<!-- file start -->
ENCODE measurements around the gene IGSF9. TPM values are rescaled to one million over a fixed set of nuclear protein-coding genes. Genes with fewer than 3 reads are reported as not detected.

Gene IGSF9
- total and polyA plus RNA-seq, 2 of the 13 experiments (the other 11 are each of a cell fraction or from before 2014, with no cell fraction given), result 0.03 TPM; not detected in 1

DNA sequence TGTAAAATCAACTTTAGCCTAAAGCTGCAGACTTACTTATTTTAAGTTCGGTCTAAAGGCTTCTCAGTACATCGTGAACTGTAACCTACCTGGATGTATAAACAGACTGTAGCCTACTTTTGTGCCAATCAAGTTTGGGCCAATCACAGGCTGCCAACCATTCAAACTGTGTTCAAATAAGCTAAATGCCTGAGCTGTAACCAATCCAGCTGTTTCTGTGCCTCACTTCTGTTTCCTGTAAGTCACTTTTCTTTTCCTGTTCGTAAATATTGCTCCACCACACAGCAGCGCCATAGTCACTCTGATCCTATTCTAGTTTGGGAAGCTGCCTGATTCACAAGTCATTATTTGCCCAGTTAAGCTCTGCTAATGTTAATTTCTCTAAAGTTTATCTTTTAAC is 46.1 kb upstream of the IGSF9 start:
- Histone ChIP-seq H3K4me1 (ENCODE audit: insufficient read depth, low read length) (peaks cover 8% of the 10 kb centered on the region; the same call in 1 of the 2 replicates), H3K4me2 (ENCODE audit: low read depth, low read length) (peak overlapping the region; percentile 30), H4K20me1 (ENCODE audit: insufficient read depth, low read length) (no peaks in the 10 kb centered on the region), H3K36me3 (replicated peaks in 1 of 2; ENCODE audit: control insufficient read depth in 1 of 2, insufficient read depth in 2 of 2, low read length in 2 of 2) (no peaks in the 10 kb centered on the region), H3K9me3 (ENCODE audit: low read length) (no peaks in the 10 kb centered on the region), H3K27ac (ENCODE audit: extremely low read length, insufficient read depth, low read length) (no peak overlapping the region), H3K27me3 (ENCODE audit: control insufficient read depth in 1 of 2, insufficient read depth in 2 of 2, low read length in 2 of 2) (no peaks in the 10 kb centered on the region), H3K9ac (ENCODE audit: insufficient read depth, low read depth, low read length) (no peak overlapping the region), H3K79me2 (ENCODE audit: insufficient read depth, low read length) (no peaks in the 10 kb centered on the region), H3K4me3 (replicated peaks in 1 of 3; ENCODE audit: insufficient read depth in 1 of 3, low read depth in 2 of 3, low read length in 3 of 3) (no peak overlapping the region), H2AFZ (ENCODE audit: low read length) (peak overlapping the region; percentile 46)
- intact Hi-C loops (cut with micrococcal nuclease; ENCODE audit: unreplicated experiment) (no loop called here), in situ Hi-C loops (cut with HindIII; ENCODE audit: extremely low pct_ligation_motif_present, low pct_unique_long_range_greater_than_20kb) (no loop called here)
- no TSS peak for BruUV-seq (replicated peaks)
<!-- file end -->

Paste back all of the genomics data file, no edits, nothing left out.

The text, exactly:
ENCODE measurements around the gene IGSF9. TPM values are rescaled to one million over a fixed set of nuclear protein-coding genes. Genes with fewer than 3 reads are reported as not detected.

Gene IGSF9
- total and polyA plus RNA-seq, 2 of the 13 experiments (the other 11 are each of a cell fraction or from before 2014, with no cell fraction given), result 0.03 TPM; not detected in 1

DNA sequence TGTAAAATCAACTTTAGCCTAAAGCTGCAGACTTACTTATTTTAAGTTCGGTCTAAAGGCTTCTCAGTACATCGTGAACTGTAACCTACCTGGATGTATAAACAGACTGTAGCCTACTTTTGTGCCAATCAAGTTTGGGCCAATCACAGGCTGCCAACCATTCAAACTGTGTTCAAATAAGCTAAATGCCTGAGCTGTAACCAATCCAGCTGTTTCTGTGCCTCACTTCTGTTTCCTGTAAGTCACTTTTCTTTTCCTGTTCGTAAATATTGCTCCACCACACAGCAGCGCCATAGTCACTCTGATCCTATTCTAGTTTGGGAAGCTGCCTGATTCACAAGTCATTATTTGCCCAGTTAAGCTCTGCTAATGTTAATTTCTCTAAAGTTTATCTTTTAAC is 46.1 kb upstream of the IGSF9 start:
- Histone ChIP-seq H3K4me1 (ENCODE audit: insufficient read depth, low read length) (peaks cover 8% of the 10 kb centered on the region; the same call in 1 of the 2 replicates), H3K4me2 (ENCODE audit: low read depth, low read length) (peak overlapping the region; percentile 30), H4K20me1 (ENCODE audit: insufficient read depth, low read length) (no peaks in the 10 kb centered on the region), H3K36me3 (replicated peaks in 1 of 2; ENCODE audit: control insufficient read depth in 1 of 2, insufficient read depth in 2 of 2, low read length in 2 of 2) (no peaks in the 10 kb centered on the region), H3K9me3 (ENCODE audit: low read length) (no peaks in the 10 kb centered on the region), H3K27ac (ENCODE audit: extremely low read length, insufficient read depth, low read length) (no peak overlapping the region), H3K27me3 (ENCODE audit: control insufficient read depth in 1 of 2, insufficient read depth in 2 of 2, low read length in 2 of 2) (no peaks in the 10 kb centered on the region), H3K9ac (ENCODE audit: insufficient read depth, low read depth, low read length) (no peak overlapping the region), H3K79me2 (ENCODE audit: insufficient read depth, low read length) (no peaks in the 10 kb centered on the region), H3K4me3 (replicated peaks in 1 of 3; ENCODE audit: insufficient read depth in 1 of 3, low read depth in 2 of 3, low read length in 3 of 3) (no peak overlapping the region), H2AFZ (ENCODE audit: low read length) (peak overlapping the region; percentile 46)
- intact Hi-C loops (cut with micrococcal nuclease; ENCODE audit: unreplicated experiment) (no loop called here), in situ Hi-C loops (cut with HindIII; ENCODE audit: extremely low pct_ligation_motif_present, low pct_unique_long_range_greater_than_20kb) (no loop called here)
- no TSS peak for BruUV-seq (replicated peaks)